First thoughts on how this will play out are after the jump.

There's more...

Republican presidential prospects in Iowa for 2012

The decision won't be final until the Republican National Committee's summer meeting in August, but it appears likely that the Iowa caucuses will remain the first presidential nominating contest in 2012. This week the RNC's Temporary Delegate Selection Committee recommended adopting a rule that would allow only Iowa, New Hampshire, South Carolina and Nevada to hold primaries or caucuses before March 6, 2012. Click here to read the rule, which would also require all states that hold nominating contests before April 2010 to award their delegates proportionally, rather than through a winner-take-all system that is typical for the Republican Party.

So, Iowa will continue to be a frequent travel stop for Republicans considering a presidential bid. It's been six months since I last discussed the prospects of likely challengers to President Obama in Iowa. New speculation is after the jump.

There's more...

We don't need budget advice from Pawlenty

Minnesota Governor Tim Pawlenty was in Iowa this weekend to headline an event organized by Iowans for Tax Relief. The crowd cheered the future presidential candidate after Pawlenty blasted the Obama administration and proposed one bad idea after another.

Pawlenty's "economic bill of rights" includes requiring Congress to balance the budget every year. Freezing or reducing federal spending every time revenue drops is great if you like turning recessions into depressions, but basic economic facts won't stop Pawlenty from pandering to the "Party of Hoover" set. I wonder whether Pawlenty's proposed balanced budget amendment still includes "exceptions for war, natural disasters and other emergencies."

Pawlenty also wants line-item veto powers for the president. The U.S. Supreme Court has already ruled that unconstitutional at the federal level, and it's unlikely Congress would ever approve a constitutional amendment on this matter.

In addition, Pawlenty favors extending the Bush tax cuts for the wealthiest Americans. Those tax cuts didn't prevent the most severe economic recession since World War II, but they did manage to massively increase our national debt and deficit while delivering most of the benefits to the top few percent of the population.

But wait, there's more to Pawlenty's wish list: "He also called for requiring a supermajority of Congress to raise taxes or the debt ceiling." Unfortunately, that would exacerbate our budget problems. When the Pew Center on the States examined state fiscal problems last year, a common feature of the states deemed "most like California" was a supermajority requirement for tax increases or budget decisions.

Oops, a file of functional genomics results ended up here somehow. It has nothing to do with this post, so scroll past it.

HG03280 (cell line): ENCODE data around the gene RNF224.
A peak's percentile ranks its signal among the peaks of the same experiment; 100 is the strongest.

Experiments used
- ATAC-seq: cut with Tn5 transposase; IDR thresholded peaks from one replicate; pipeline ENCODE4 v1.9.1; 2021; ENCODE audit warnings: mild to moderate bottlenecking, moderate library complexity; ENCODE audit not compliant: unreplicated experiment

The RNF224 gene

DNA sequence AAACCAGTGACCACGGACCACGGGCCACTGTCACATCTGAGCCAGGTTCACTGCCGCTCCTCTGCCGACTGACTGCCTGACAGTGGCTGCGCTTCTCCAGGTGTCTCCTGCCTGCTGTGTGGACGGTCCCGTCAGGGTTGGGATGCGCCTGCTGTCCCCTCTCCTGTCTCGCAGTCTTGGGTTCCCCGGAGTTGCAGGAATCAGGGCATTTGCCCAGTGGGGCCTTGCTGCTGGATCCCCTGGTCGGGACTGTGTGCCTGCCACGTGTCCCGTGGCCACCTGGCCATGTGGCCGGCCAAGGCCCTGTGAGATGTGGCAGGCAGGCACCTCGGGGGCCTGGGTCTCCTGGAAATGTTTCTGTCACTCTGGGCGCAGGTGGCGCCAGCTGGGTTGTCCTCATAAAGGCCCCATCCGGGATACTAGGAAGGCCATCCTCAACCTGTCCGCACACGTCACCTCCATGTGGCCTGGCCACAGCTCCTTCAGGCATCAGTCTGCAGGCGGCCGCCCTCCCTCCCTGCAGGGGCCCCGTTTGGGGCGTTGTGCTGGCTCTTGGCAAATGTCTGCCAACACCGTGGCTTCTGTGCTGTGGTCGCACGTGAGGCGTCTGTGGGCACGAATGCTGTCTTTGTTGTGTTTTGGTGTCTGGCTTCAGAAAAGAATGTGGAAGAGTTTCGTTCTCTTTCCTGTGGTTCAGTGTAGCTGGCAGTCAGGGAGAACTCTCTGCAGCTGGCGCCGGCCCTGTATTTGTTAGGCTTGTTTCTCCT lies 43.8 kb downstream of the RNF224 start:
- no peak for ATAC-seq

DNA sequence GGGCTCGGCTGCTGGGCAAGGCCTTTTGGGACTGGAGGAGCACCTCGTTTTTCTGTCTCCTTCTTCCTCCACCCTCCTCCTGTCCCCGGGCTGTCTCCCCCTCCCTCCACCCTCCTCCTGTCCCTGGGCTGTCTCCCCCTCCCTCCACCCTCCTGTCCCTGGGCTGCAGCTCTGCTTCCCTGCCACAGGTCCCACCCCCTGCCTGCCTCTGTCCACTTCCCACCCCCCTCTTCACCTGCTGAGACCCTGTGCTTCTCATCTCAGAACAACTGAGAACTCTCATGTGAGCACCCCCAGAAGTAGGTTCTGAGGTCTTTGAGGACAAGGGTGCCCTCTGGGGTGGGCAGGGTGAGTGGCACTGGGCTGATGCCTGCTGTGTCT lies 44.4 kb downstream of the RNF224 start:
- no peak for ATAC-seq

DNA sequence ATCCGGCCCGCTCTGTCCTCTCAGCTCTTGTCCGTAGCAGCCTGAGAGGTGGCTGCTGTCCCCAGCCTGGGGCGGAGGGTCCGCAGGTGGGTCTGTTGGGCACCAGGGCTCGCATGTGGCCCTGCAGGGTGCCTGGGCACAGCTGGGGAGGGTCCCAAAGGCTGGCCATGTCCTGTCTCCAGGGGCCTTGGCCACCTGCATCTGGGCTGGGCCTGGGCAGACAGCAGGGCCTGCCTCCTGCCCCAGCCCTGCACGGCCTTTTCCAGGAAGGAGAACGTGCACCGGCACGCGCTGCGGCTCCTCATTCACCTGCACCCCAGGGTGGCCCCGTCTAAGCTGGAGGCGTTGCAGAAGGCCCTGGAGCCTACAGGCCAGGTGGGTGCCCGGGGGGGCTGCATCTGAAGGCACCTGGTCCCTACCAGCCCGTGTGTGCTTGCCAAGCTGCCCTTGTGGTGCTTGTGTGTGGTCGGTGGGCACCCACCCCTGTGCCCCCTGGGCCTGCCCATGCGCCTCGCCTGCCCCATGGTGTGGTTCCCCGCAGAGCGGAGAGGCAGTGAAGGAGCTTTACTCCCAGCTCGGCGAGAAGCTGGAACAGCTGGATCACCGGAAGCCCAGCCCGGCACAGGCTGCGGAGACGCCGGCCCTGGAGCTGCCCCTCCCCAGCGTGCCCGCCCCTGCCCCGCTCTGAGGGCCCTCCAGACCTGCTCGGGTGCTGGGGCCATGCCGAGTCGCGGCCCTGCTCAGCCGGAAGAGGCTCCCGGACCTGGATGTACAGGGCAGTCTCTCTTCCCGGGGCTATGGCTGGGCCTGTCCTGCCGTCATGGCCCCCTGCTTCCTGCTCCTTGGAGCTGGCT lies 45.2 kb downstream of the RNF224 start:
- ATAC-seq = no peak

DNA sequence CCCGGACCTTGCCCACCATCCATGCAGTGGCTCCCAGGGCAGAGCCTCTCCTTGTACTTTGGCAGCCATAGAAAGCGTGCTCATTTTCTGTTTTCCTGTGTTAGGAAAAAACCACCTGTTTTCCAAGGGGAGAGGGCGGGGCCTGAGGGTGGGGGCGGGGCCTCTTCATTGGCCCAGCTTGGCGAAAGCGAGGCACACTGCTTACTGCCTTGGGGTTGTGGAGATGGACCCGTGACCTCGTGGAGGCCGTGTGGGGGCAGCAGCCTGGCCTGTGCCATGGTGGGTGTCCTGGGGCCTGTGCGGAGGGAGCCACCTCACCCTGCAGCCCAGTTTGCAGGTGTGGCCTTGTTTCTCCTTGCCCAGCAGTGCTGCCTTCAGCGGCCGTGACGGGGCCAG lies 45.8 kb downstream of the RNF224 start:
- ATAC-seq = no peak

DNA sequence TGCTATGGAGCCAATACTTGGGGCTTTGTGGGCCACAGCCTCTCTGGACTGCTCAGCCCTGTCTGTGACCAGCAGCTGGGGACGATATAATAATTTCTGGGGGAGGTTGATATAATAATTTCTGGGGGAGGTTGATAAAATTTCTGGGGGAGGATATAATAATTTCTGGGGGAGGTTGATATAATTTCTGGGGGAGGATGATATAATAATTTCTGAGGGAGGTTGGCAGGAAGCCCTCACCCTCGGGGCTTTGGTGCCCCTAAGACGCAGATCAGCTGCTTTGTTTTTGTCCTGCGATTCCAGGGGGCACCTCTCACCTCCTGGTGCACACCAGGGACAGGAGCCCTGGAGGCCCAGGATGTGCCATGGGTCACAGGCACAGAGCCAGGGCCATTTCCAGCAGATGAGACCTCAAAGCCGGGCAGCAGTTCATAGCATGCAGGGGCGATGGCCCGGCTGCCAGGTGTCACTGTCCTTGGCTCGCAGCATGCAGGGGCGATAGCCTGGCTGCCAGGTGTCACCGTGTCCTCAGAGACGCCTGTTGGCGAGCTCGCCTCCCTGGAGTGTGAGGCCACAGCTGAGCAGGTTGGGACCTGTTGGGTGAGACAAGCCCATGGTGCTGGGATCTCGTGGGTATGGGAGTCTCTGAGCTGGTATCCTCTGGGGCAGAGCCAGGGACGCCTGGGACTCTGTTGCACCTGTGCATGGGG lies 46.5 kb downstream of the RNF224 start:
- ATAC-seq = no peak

Speaking to the Iowans for Tax Relief crowd, Pawlenty bragged about getting Minnesota out of the top 10 states for taxes but glossed over other aspects of his record as governor. Iowa Republicans have hammered Democrats for supposedly "overspending," even though our state leaders have kept our budget balanced without depleting our state's reserve accounts. What would they say if they knew about Pawlenty's record?

During Pawlenty's first year as governor, the state drew down its reserves and relied too heavily on one-time revenue to address its budget problem. As a result, the state lost its Aaa bond rating from Moody's Investors Service; the state has yet to regain its Aaa rating from Moody's.

The 2009 report of the bi-partisan Minnesota Budget Trends Study Commission has recommended that the state build up its budget reserves and cash flow account in response to an increasingly unstable revenue outlook. All members of the Commission, including the five appointed by Governor Pawlenty, endorsed this recommendation.

Pawlenty and state legislators couldn't agree on an approach to balance the Minnesota budget. As a result, last year "Minnesota's [projected] budget gap was the largest in the nation on a per capita basis." Pawlenty can bash President Obama, but his state desperately needed the roughly $2.6 billion it received through the federal stimulus bill to help cover the shortfall. Even with the stimulus money, Minnesota was still billions of dollars short. So, in addition to some spending cuts, Pawlenty proposed "a bond issue that would be paid for by existing and forecast revenues from the tobacco settlement—a one-time fix disliked by some because it aimed to use long-term borrowing to pay for current state operations."